“This article was published in Teaching and Teacher Education, Vol 25 number 8, Author: Kathleen B. Wasserman, "The Role of Service-Learning in Transforming Teacher Candidates' Teaching of Reading", Pages 1043-1050, Copyright Elsevier (November 2009)”.
Most reading methods courses taught in the United States do little to change student teachers' actual classroom instruction because new pedagogies are not practiced in a structured, supportive, closely supervised manner. This lack of practice results in failure to develop strong feelings of self-efficacy during university courses. Because literacy courses fail to help preservice teachers think differently about literacy development, beginning teachers continue to perpetuate decades old methods of teaching young children how to read and write. These ‘business as usual’ pedagogies are especially dangerous for at risk learners.
This study compared two literacy courses for elementary teacher candidates taught by the same professor at the same university with variables held constant with one exception. Course One incorporated a service-learning component as an integral part of the instructional process.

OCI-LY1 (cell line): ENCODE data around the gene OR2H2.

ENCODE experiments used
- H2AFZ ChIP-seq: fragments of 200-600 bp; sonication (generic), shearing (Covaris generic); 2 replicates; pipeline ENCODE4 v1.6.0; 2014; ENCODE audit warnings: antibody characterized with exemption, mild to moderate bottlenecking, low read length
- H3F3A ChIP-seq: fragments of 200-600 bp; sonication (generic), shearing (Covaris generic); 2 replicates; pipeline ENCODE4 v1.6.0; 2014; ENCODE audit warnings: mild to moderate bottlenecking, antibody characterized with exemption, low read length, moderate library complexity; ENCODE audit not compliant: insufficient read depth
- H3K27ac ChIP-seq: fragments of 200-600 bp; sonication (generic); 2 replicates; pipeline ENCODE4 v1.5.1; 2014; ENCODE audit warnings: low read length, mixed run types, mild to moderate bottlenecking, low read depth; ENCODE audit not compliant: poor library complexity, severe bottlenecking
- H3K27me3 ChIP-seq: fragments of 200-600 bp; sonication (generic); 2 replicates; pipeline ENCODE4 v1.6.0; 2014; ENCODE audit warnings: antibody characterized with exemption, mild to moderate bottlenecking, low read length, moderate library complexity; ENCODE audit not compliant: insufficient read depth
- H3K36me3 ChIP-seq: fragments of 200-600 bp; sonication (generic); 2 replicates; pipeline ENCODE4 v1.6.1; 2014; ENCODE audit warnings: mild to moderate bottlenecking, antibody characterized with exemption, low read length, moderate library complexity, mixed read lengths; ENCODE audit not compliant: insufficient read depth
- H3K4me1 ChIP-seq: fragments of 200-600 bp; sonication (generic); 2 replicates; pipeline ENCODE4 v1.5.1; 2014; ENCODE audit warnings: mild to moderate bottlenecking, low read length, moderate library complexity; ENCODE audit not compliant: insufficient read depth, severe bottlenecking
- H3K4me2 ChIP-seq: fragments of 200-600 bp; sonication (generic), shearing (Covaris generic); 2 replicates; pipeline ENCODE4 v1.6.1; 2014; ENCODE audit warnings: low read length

During Course Two, the teacher candidates taught sample lessons to their classmates.
It was hypothesized that teacher candidates who practiced new pedagogies with children at a designated low performing, highly diverse elementary school (Course One—Service-learning) during a highly structured service-learning experience would develop more self-efficacy and, therefore, demonstrate greater implementation of the course content than those who role played their practice (Course Two—Practice with Peers).
Results document that incorporating service-learning into a well developed literacy course dramatically increased the self-efficacy of the participants by the conclusion of the course. This, in turn, led to increased implementation of course content during the remainder of their student teaching experience.